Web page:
© timur anikin / dreamstime.com Electronics Production | January 26, 2012
Forecast: Decline in EMS/ODM in 2012
Following a year of expansion in 2011, the global electronics contract manufacturing business is expected to decline slightly in 2012, as continuing economic uncertainty in Europe and the United States constricts growth, according to a report from information and analysis provider IHS.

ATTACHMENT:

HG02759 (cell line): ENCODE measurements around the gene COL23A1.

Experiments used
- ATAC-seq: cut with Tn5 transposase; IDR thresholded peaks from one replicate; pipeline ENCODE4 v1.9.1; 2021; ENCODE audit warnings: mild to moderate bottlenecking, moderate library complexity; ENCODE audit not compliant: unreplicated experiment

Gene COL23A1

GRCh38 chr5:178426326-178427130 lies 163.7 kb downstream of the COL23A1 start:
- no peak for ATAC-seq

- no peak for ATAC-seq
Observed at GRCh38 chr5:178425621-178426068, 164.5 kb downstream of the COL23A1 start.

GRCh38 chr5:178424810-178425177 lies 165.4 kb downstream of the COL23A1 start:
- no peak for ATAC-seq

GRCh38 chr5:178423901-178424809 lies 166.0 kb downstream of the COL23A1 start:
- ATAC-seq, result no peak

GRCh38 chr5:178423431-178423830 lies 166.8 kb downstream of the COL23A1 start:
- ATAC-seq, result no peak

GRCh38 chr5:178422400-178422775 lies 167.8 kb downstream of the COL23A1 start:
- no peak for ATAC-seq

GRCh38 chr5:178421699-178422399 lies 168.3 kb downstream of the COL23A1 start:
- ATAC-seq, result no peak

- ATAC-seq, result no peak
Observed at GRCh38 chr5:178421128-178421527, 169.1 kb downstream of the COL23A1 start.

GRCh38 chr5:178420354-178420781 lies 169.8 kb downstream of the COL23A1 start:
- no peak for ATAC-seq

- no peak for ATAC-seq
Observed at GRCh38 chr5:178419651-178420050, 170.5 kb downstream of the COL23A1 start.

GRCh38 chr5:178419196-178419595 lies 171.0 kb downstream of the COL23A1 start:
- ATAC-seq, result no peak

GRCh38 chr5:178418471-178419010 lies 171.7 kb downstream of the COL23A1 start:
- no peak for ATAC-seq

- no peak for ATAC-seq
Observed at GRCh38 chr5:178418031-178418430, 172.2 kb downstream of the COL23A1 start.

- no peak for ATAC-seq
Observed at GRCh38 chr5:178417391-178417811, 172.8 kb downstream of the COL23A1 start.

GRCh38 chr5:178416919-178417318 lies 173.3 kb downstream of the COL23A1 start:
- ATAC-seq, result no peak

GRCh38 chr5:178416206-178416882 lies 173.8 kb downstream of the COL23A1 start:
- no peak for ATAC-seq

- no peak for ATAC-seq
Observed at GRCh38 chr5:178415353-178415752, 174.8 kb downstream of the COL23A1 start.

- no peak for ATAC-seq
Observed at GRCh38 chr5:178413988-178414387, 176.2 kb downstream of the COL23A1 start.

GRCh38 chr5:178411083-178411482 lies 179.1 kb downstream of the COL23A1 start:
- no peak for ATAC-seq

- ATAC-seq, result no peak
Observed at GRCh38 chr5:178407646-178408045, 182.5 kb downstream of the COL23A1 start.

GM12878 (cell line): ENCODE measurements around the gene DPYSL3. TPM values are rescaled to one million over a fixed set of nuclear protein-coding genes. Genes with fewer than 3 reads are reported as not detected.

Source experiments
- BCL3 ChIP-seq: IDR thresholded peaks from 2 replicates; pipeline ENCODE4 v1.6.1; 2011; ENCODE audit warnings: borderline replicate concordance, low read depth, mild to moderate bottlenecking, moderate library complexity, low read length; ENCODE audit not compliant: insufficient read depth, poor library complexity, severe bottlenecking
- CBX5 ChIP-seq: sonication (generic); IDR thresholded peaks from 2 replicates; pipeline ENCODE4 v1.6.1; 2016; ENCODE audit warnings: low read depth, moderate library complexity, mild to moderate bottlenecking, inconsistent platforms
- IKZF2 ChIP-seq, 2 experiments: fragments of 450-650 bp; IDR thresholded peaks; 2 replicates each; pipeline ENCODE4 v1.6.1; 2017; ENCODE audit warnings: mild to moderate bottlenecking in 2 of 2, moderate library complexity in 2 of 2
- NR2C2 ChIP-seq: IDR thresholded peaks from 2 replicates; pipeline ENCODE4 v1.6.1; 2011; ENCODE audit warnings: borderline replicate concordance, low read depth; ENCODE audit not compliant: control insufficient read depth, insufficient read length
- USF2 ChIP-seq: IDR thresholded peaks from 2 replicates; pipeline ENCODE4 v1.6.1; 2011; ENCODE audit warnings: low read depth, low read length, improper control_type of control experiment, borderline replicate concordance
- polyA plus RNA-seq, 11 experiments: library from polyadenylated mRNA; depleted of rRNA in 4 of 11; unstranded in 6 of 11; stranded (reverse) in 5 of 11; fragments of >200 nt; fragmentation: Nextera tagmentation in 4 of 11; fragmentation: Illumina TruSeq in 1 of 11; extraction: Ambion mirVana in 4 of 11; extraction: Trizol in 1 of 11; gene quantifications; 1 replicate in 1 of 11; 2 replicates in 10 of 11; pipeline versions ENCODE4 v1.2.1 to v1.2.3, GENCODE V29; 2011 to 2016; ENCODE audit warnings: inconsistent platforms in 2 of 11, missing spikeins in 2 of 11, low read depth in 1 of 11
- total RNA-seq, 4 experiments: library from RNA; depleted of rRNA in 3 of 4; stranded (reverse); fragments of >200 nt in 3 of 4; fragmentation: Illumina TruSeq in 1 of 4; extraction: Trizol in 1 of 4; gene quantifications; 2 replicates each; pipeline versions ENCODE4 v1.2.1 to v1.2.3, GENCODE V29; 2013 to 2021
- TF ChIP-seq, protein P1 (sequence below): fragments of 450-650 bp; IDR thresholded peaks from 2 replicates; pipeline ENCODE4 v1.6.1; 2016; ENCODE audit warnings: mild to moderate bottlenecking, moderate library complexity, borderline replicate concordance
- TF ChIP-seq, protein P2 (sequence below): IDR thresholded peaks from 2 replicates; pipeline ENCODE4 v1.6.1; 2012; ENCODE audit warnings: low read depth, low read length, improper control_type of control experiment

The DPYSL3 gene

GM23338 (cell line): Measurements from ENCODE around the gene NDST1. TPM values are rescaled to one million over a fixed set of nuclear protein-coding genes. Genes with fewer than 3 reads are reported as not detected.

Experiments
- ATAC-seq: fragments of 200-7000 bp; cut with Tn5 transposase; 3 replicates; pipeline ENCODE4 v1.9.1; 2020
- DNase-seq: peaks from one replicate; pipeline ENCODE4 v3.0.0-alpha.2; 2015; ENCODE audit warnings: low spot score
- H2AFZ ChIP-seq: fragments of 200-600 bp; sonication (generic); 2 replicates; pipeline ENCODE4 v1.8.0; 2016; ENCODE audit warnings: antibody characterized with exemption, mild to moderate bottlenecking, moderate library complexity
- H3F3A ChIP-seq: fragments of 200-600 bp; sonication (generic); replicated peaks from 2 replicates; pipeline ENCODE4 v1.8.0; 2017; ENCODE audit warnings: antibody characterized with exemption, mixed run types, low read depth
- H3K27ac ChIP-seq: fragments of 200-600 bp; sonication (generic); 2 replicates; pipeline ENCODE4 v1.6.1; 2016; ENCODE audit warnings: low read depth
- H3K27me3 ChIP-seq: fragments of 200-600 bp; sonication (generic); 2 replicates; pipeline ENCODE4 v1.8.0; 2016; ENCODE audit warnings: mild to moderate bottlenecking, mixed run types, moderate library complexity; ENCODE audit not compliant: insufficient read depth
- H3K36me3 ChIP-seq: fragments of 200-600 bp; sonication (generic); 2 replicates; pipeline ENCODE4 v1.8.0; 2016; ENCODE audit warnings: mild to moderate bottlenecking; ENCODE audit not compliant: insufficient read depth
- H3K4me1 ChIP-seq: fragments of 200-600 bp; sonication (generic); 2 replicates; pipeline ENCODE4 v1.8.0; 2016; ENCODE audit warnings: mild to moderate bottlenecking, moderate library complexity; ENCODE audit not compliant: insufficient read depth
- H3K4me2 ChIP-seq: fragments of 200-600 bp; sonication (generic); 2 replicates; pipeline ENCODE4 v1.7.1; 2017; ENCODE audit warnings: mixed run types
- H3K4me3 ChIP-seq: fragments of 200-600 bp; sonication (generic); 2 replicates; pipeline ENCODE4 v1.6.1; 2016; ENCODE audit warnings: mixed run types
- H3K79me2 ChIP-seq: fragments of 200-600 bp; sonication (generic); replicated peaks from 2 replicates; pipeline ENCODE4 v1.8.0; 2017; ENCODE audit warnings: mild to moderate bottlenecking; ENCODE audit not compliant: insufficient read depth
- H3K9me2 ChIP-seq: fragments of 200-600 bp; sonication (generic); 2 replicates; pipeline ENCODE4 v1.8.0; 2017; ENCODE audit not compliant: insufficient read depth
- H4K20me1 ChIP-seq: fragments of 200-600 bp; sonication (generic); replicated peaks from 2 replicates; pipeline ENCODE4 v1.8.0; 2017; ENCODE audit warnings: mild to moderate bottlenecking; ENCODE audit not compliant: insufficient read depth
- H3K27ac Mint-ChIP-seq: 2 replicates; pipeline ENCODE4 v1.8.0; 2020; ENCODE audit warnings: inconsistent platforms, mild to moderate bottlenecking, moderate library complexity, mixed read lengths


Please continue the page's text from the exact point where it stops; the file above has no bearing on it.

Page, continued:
Total contract manufacturing revenue this year is expected to decline to $357 billion, down by slightly less than 1 percent from $360 billion in 2011. This compares to 4.7 percent growth in 2011. Both the electronic manufacturing services (EMS) and original development manufacturing (ODM) segments of the industry are not projected to perform well for this year. Revenue in the EMS sector for 2012 will be practically flat at $207.5 billion, up by a negligible 0.3 percent from $206.8 billion in 2011. The ODM sector will be in even worse straits, shrinking 2.3 percent to $150.0 billion, down from $153.0 billion. © IHS iSuppli The anticipated performance for the overall contract manufacturing industry this year represents a big step down from its results in 2011, particularly during the first half of the year, when growth was solid. Last year, EMS boasted 10.1 percent growth on top of a 34.7 percent increase in revenue during 2009. However, the ODM market already was struggling in 2011, with a 1.7 percent decline. European contagion “The paramount factor affecting the electronics contract manufacturing business in 2011 is the sovereign debt crisis in Europe,” said Thomas Dinges, senior principal analyst for EMS and ODM at IHS. “Europe remains a key market for products built all over the globe. If Europe goes into recession because of its financial problems, and the recession then spreads to the United States—already hobbled by high unemployment and assorted economic travails—there will be very little that the global contract manufacturing industry can do, other than hope that the pipeline of new business remains strong and that the price increases enacted this past year serve as a buffer to prop up margins somewhat.” To be sure, a recession is not certain to occur this year. Still, the forecasts paint a picture of reduced growth for both Europe and the United States in 2012. China offers up hope; other issues also weigh in A bright spot can be discerned, however, coming from the industry’s single biggest growth engine: China. Overall expectations point to another round of high single-digit growth this year in that country, which already accounts for more than half of the contract manufacturing industry’s aggregate revenues. China also has grown to be the world’s largest consumption market of smartphones and PCs—some of the end products it helps produce—so China’s pace of growth in those markets will determine how quickly those areas expand. China, though, is no longer the nexus of cheap labor, instead sitting atop a list of countries characterized by low manufacturing wages. China in 2011 had wages averaging $2.19 for each worker per hour, which is rising at nearly 15 percent per year. Despite this, IHS does not believe another region in the world is likely to emerge as a new low-cost manufacturing location. In most cases, the infrastructure—including power, water and transportation—of locations under consideration is simply not adequate or robust enough to support large-scale manufacturing, especially when compared to what the industry now deploys in two of its largest manufacturing locations in China or Mexico. The bottom line The worldwide contract manufacturing industry also will contend with other significant issues in 2012. For instance, the soundness of companies and their balance sheets will continue to be scrutinized after the bankruptcy filing in October 2011 of major player Elcoteq from Finland. In addition, there likely will be continued pressure on suppliers to ensure among customers that they are in compliance with all local labor laws given the recent announcement by Apple to allow outside monitors into its supplier facilities. On a positive note, the continuing popularity among consumers of devices like smartphones and tablets means contract manufacturing in these areas can be expected to help compensate for slow growth elsewhere in the industry. A shift toward fewer product offerings in the notebook industry also will have positive impacts, leading to improved inventory velocity throughout the besieged PC notebook supply chain. Moreover, lower component pricing this year should help improve industry margins for the near term.
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